Mrs. Scott and Bettina stopped, struck with this inscription carved on the stone:
“Here lies Dr. Marcel Reynaud, Surgeon-Major of the Souvigny Mobiles; killed January 8, 1871, at the Battle of Villersexel. Pray for him.”
When they had read it, the Cure, pointing to Jean, said:
“It was his father!”
The two sisters drew near the tomb, and with bent heads remained there for some minutes, pensive, touched, contemplative. Then both turned, and at the same moment, by the same impulse, offered their hands to Jean; then continued their walk to the church. Their first prayer at Longueval had been for the father of Jean.
The Cure went to put on his surplice and stole. Jean conducted Mrs. Scott to the seat which belonged to the masters of Longueval.
Pauline had gone on before. She was waiting for Miss Percival in the shadow behind one of the pillars. By a steep and narrow staircase, she led Bettina to the gallery, and placed her before the harmonium.
Preceded by two little chorister boys, the old Cure left the vestry, and at the moment when he knelt on the steps of the alter:
“Now! Mademoiselle,” said Pauline, whose heart beat with impatience. “Poor, dear man, how pleased he will be.”
When he heard the sound of the music rise, soft as a murmur, and spread through the little church, the Abbe Constantin was filled with such emotion, such joy, that the tears came to his eyes. He could not remember having wept since the day when Jean had said that he wished to share all that he possessed with the mother and sister of those who had fallen by his father’s side under the Prussian bullets.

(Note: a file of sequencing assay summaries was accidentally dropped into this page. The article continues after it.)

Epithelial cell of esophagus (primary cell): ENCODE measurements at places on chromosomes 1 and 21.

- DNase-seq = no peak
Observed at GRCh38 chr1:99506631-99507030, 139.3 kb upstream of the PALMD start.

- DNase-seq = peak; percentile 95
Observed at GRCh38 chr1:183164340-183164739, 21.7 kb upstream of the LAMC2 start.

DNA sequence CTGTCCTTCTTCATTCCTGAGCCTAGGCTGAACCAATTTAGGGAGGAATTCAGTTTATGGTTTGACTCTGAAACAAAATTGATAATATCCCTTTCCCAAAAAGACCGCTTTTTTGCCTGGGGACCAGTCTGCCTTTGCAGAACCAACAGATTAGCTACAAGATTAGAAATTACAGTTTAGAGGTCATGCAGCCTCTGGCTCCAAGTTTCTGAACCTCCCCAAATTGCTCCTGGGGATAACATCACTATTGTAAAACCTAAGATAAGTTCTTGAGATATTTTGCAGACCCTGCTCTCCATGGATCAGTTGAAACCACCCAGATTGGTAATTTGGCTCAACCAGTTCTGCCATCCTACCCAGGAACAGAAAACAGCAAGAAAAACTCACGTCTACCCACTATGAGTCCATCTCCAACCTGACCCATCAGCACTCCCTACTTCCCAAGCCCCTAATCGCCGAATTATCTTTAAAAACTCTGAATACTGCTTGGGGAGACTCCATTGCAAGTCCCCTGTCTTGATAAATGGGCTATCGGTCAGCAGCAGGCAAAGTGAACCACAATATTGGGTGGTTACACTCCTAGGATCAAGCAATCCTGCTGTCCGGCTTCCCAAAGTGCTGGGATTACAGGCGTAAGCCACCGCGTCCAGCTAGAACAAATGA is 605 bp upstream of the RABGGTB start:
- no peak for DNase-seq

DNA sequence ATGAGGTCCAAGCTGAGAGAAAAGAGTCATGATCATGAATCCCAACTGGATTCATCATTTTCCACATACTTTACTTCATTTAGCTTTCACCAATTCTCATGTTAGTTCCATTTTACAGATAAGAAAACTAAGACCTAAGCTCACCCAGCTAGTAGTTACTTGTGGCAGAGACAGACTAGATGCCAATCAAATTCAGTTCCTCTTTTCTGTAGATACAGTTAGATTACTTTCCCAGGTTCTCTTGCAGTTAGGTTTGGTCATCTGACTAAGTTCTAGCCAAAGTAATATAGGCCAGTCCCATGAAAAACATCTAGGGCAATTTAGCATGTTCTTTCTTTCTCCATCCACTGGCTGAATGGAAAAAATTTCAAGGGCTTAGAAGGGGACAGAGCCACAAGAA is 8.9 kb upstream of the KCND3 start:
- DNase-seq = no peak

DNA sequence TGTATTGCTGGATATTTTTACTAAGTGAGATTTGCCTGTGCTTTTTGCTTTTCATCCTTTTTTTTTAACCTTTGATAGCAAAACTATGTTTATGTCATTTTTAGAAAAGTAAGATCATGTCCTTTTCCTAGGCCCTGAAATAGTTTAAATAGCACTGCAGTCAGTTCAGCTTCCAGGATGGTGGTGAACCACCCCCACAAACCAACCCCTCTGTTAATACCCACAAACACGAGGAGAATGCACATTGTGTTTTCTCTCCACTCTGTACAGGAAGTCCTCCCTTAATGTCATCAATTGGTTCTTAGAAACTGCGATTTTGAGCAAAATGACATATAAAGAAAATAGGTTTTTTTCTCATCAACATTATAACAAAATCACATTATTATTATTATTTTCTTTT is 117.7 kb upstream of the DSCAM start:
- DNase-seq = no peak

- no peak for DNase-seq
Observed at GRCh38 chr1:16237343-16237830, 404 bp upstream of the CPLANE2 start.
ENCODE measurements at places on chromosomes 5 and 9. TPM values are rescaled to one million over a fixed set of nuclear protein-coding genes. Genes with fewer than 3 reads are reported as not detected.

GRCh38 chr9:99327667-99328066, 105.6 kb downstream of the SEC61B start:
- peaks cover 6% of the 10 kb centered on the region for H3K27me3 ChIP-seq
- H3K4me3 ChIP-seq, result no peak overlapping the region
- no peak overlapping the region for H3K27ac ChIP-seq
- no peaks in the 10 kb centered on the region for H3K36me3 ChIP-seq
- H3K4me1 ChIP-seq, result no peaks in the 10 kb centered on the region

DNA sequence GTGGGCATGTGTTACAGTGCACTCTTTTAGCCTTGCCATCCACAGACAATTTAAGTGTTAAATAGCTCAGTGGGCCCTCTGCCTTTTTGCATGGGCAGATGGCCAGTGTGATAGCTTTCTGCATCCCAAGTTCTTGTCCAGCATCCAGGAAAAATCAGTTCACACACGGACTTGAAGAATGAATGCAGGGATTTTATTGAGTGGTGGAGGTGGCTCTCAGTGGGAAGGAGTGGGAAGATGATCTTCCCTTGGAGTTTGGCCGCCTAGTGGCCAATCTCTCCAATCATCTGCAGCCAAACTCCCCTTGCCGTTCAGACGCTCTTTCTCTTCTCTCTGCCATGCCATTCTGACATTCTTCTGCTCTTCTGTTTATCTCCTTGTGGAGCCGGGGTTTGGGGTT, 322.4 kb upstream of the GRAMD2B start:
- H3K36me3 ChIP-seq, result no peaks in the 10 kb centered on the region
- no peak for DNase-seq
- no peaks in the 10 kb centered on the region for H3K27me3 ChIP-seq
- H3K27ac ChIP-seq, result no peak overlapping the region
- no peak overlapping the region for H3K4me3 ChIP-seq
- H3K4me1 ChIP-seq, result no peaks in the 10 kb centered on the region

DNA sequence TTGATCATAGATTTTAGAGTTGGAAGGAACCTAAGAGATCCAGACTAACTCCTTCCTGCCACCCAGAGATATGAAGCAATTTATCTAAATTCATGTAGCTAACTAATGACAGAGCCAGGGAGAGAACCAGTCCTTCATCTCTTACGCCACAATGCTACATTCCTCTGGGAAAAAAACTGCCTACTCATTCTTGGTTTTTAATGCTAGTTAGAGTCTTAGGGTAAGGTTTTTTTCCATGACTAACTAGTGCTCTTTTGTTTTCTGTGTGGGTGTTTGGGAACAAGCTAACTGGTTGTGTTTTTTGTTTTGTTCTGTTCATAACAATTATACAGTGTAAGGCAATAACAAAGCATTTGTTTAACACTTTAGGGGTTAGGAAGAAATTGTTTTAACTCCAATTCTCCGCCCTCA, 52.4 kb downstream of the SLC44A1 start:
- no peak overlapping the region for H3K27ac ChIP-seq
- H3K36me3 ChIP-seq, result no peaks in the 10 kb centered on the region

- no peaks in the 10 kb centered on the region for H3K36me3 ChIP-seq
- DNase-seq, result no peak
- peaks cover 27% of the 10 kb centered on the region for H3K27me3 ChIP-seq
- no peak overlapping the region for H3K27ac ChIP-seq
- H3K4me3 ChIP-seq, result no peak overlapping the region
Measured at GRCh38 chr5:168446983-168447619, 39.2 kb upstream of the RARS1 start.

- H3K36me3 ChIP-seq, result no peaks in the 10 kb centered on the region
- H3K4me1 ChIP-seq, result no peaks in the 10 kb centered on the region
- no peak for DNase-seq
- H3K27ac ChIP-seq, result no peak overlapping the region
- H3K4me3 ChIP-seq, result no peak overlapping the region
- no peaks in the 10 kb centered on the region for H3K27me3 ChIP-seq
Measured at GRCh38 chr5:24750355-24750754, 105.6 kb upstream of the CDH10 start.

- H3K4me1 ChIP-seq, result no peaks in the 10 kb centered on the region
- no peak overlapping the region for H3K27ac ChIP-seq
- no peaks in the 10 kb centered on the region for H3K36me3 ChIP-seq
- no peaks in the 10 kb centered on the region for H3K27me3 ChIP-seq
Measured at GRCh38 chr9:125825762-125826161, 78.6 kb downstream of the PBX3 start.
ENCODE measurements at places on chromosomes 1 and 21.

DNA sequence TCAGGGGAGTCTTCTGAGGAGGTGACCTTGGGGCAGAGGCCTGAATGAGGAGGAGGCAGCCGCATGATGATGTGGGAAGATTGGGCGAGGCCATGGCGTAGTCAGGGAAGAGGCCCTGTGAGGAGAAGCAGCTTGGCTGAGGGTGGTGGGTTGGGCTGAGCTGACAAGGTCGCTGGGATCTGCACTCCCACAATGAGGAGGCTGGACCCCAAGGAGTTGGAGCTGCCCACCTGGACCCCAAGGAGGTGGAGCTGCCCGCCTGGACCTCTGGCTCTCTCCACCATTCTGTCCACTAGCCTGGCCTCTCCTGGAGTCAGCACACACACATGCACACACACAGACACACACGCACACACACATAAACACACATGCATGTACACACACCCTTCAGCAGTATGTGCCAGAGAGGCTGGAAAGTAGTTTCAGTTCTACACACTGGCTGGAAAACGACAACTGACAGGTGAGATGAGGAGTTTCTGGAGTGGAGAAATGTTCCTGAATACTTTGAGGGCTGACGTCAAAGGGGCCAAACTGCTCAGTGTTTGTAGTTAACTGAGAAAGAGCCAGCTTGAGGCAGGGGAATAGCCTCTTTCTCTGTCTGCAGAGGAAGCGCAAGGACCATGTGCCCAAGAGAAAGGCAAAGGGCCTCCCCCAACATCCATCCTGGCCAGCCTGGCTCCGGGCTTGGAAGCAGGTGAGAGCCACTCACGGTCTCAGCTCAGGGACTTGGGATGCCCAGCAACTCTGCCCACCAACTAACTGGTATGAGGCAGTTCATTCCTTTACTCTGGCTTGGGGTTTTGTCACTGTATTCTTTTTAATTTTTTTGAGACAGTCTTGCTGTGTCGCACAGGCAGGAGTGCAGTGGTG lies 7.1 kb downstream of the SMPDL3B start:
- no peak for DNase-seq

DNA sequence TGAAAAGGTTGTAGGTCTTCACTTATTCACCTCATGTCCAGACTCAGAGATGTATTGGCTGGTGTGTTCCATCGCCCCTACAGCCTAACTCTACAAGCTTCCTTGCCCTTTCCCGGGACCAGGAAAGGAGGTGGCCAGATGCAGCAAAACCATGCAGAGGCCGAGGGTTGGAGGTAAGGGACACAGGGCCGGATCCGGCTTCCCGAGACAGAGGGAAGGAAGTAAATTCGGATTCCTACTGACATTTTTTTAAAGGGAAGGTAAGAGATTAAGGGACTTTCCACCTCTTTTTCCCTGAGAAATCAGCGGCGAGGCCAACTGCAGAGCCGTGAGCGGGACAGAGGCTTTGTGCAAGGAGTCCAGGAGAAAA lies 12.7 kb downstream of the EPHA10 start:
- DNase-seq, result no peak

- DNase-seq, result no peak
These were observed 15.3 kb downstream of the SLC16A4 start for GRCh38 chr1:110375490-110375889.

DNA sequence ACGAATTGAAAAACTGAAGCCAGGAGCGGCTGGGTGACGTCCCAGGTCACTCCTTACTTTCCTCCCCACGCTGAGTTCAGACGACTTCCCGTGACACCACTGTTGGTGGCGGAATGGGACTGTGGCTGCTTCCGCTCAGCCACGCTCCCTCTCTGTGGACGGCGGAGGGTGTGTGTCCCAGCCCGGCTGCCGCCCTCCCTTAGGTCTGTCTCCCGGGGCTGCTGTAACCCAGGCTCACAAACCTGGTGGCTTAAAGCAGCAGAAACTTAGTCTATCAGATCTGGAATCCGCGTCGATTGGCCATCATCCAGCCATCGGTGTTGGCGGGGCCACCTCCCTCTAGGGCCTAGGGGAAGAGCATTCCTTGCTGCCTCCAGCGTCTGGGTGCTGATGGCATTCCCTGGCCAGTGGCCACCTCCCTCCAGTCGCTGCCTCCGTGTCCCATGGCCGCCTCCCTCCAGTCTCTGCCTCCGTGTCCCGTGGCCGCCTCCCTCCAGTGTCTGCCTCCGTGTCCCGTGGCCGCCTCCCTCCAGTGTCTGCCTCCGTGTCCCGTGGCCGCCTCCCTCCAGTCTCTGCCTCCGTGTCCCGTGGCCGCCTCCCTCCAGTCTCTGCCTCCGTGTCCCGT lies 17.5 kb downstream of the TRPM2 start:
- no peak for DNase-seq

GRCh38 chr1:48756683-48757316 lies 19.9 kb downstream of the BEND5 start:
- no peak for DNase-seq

To bring tears to the eyes of the old priest, a little American had been brought across the seas to play a reverie of Chopin in the little church of Longueval.
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Ancient pillars of stone,
embrowned and gnawed by time
And they are shoulders which ought to be seen
But she will give me nothing but money
Duty, simply accepted and simply discharged
God may have sent him to purgatory just for form’s sake
He led the brilliant and miserable existence of the unoccupied
If there is one! (a paradise)
Never foolish to spend money. The folly lies in keeping it
Often been compared to Eugene Sue, but his touch is lighter
One half of his life belonged to the poor
Succeeded in wearying him by her importunities and tenderness
The history of good people is often monotonous or painful
The women have enough religion for the men
By LUDOVIC HALEVY
A RIOT OF CHARITY